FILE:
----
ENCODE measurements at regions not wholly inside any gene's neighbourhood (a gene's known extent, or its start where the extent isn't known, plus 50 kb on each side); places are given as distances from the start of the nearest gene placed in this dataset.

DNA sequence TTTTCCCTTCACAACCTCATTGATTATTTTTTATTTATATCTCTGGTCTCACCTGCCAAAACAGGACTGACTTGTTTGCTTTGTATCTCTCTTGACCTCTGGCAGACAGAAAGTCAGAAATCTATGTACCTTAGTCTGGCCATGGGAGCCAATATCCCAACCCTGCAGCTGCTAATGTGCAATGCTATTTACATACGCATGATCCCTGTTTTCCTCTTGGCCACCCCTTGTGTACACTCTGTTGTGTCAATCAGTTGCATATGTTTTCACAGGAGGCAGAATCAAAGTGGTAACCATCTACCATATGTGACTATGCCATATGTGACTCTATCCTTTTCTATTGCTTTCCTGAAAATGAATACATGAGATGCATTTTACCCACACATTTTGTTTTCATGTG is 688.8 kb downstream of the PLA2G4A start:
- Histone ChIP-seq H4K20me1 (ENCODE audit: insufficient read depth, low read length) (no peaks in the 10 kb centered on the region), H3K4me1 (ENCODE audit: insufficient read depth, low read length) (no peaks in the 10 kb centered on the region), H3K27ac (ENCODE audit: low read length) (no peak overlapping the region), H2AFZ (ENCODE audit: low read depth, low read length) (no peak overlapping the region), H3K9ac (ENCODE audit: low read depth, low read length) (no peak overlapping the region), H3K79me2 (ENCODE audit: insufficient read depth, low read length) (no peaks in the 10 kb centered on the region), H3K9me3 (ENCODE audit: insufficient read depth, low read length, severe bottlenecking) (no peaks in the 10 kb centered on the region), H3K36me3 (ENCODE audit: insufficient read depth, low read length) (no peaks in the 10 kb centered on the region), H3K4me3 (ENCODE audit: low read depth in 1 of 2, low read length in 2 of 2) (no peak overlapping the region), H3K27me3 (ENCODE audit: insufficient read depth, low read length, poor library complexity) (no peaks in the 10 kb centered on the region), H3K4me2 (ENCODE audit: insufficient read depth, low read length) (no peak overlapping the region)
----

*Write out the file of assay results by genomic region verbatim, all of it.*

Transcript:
ENCODE measurements at regions not wholly inside any gene's neighbourhood (a gene's known extent, or its start where the extent isn't known, plus 50 kb on each side); places are given as distances from the start of the nearest gene placed in this dataset.

DNA sequence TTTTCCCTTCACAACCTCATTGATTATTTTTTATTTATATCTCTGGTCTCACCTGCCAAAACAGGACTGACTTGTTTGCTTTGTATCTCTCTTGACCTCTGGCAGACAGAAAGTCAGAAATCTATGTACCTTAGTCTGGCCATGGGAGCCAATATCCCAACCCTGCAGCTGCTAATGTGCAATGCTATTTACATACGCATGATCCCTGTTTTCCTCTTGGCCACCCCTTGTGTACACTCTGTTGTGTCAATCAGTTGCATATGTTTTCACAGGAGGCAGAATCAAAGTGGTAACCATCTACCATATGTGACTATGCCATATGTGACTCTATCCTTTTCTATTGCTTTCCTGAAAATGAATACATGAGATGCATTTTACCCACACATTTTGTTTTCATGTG is 688.8 kb downstream of the PLA2G4A start:
- Histone ChIP-seq H4K20me1 (ENCODE audit: insufficient read depth, low read length) (no peaks in the 10 kb centered on the region), H3K4me1 (ENCODE audit: insufficient read depth, low read length) (no peaks in the 10 kb centered on the region), H3K27ac (ENCODE audit: low read length) (no peak overlapping the region), H2AFZ (ENCODE audit: low read depth, low read length) (no peak overlapping the region), H3K9ac (ENCODE audit: low read depth, low read length) (no peak overlapping the region), H3K79me2 (ENCODE audit: insufficient read depth, low read length) (no peaks in the 10 kb centered on the region), H3K9me3 (ENCODE audit: insufficient read depth, low read length, severe bottlenecking) (no peaks in the 10 kb centered on the region), H3K36me3 (ENCODE audit: insufficient read depth, low read length) (no peaks in the 10 kb centered on the region), H3K4me3 (ENCODE audit: low read depth in 1 of 2, low read length in 2 of 2) (no peak overlapping the region), H3K27me3 (ENCODE audit: insufficient read depth, low read length, poor library complexity) (no peaks in the 10 kb centered on the region), H3K4me2 (ENCODE audit: insufficient read depth, low read length) (no peak overlapping the region)